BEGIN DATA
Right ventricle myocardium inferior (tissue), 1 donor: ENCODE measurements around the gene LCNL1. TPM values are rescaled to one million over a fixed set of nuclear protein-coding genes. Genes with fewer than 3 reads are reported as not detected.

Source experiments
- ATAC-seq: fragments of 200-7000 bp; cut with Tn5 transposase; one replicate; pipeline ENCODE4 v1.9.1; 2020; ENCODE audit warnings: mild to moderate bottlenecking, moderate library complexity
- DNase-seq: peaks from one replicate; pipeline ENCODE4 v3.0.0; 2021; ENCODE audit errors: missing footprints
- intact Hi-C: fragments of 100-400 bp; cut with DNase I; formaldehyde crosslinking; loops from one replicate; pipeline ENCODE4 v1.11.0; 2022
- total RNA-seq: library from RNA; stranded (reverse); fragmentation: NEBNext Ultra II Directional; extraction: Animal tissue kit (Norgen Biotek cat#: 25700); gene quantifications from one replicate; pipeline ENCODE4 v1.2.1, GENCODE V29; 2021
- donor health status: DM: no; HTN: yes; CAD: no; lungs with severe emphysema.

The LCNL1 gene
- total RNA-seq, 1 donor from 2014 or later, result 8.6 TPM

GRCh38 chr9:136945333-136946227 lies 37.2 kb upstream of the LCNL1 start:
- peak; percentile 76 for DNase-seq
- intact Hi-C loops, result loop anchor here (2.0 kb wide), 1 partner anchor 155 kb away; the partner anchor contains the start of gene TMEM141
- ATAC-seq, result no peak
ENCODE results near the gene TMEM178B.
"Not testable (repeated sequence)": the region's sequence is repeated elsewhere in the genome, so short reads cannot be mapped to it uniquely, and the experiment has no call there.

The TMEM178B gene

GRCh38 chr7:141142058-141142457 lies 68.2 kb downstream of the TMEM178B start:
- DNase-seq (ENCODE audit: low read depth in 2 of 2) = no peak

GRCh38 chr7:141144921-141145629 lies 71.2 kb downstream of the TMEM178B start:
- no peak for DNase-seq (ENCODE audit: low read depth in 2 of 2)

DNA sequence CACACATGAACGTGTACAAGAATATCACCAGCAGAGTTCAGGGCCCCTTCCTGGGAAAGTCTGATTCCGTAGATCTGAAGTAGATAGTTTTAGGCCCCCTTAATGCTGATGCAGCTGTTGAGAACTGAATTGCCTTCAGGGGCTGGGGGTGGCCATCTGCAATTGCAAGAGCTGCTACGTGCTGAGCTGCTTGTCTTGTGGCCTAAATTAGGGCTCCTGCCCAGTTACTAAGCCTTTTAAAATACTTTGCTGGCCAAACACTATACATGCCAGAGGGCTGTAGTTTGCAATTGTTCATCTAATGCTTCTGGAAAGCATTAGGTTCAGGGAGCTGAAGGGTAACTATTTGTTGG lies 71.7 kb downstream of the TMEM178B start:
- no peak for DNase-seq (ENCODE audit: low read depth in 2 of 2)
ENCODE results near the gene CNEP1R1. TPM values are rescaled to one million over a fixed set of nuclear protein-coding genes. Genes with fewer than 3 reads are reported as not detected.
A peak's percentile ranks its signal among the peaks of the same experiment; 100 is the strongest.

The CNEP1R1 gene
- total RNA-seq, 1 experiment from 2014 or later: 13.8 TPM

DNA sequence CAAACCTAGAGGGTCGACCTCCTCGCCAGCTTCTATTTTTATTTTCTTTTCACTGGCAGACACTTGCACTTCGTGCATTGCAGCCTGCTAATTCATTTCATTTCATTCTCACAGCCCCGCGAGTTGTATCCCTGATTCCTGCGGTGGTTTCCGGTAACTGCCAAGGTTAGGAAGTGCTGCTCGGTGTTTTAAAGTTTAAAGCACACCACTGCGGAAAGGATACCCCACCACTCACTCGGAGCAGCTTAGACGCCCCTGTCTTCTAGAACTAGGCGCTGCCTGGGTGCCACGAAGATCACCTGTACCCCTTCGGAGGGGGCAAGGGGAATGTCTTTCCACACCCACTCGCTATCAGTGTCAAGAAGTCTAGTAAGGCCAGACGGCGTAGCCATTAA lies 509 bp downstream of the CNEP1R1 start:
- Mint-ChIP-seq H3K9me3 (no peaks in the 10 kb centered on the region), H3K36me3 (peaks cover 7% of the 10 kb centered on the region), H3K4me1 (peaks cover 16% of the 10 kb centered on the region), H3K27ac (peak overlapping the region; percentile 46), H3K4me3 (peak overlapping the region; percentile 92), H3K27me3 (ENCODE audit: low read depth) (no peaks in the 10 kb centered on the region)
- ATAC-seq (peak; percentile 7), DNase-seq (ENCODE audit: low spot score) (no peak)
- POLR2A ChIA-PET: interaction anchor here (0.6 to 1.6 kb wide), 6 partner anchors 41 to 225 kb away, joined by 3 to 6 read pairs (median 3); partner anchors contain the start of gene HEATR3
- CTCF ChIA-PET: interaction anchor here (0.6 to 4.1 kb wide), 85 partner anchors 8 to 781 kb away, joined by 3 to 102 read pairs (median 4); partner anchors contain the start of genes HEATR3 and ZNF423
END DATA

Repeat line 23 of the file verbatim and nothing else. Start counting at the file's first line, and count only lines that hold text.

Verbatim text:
ENCODE results near the gene CNEP1R1. TPM values are rescaled to one million over a fixed set of nuclear protein-coding genes. Genes with fewer than 3 reads are reported as not detected.